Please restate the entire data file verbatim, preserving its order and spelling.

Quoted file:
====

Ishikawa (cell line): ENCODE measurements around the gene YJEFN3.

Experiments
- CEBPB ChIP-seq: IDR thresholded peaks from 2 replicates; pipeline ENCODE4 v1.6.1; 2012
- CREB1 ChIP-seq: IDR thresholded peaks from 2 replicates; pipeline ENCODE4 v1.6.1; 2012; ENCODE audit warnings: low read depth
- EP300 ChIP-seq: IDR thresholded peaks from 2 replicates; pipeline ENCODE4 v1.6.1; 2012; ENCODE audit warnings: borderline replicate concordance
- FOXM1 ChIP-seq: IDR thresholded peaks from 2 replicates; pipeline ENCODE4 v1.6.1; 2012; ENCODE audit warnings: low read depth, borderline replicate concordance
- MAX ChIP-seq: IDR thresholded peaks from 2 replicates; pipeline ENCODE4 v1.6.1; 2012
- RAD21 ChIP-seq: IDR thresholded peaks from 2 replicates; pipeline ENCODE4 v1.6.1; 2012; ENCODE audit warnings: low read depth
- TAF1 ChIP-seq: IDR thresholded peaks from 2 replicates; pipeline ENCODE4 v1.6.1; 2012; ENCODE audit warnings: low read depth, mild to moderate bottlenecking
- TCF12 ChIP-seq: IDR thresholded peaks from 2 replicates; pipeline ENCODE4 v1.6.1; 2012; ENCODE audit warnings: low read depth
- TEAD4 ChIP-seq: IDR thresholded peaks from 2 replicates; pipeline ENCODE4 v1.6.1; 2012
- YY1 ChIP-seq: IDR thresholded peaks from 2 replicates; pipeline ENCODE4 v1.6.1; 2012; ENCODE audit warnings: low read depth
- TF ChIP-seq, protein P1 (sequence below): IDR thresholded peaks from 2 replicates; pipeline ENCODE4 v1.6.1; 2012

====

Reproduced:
Ishikawa (cell line): ENCODE measurements around the gene YJEFN3.

Experiments
- CEBPB ChIP-seq: IDR thresholded peaks from 2 replicates; pipeline ENCODE4 v1.6.1; 2012
- CREB1 ChIP-seq: IDR thresholded peaks from 2 replicates; pipeline ENCODE4 v1.6.1; 2012; ENCODE audit warnings: low read depth
- EP300 ChIP-seq: IDR thresholded peaks from 2 replicates; pipeline ENCODE4 v1.6.1; 2012; ENCODE audit warnings: borderline replicate concordance
- FOXM1 ChIP-seq: IDR thresholded peaks from 2 replicates; pipeline ENCODE4 v1.6.1; 2012; ENCODE audit warnings: low read depth, borderline replicate concordance
- MAX ChIP-seq: IDR thresholded peaks from 2 replicates; pipeline ENCODE4 v1.6.1; 2012
- RAD21 ChIP-seq: IDR thresholded peaks from 2 replicates; pipeline ENCODE4 v1.6.1; 2012; ENCODE audit warnings: low read depth
- TAF1 ChIP-seq: IDR thresholded peaks from 2 replicates; pipeline ENCODE4 v1.6.1; 2012; ENCODE audit warnings: low read depth, mild to moderate bottlenecking
- TCF12 ChIP-seq: IDR thresholded peaks from 2 replicates; pipeline ENCODE4 v1.6.1; 2012; ENCODE audit warnings: low read depth
- TEAD4 ChIP-seq: IDR thresholded peaks from 2 replicates; pipeline ENCODE4 v1.6.1; 2012
- YY1 ChIP-seq: IDR thresholded peaks from 2 replicates; pipeline ENCODE4 v1.6.1; 2012; ENCODE audit warnings: low read depth
- TF ChIP-seq, protein P1 (sequence below): IDR thresholded peaks from 2 replicates; pipeline ENCODE4 v1.6.1; 2012